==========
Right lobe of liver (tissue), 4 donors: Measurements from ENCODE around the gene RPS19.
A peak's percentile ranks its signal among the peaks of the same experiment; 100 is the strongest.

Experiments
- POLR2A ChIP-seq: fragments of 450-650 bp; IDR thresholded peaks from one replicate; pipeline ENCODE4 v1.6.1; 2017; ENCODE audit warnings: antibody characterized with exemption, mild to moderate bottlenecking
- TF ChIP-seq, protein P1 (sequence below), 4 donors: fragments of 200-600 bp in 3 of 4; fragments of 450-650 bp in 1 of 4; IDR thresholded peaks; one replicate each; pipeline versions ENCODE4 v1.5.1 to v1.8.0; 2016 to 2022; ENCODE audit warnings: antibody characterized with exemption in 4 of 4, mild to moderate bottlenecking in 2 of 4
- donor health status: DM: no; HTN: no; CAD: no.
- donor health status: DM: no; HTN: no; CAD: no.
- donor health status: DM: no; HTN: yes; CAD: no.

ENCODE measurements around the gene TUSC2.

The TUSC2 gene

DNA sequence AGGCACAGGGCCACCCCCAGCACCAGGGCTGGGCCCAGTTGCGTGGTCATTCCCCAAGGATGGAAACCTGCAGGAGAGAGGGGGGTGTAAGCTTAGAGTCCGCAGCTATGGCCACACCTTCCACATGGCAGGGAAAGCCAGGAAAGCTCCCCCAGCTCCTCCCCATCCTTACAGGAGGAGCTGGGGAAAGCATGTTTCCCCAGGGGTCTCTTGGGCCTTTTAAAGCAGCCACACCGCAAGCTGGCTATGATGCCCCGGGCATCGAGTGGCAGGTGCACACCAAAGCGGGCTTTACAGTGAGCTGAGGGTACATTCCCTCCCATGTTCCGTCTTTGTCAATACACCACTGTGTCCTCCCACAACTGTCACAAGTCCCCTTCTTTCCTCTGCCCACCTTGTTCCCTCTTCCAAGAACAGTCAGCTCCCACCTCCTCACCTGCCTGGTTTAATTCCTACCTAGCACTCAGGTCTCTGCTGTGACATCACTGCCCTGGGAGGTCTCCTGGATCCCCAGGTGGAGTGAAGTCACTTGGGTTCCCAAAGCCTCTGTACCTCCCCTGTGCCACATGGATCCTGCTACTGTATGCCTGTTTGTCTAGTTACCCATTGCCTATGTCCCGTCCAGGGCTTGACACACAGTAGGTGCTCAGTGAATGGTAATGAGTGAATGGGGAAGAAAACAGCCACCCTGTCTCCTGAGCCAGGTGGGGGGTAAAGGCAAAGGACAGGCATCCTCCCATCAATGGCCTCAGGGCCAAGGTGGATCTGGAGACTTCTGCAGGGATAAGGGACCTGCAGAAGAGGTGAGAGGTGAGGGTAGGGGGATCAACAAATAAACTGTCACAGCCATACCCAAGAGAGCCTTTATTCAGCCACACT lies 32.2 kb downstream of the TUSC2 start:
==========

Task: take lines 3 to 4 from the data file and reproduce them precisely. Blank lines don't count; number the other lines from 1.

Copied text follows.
Experiments
- POLR2A ChIP-seq: fragments of 450-650 bp; IDR thresholded peaks from one replicate; pipeline ENCODE4 v1.6.1; 2017; ENCODE audit warnings: antibody characterized with exemption, mild to moderate bottlenecking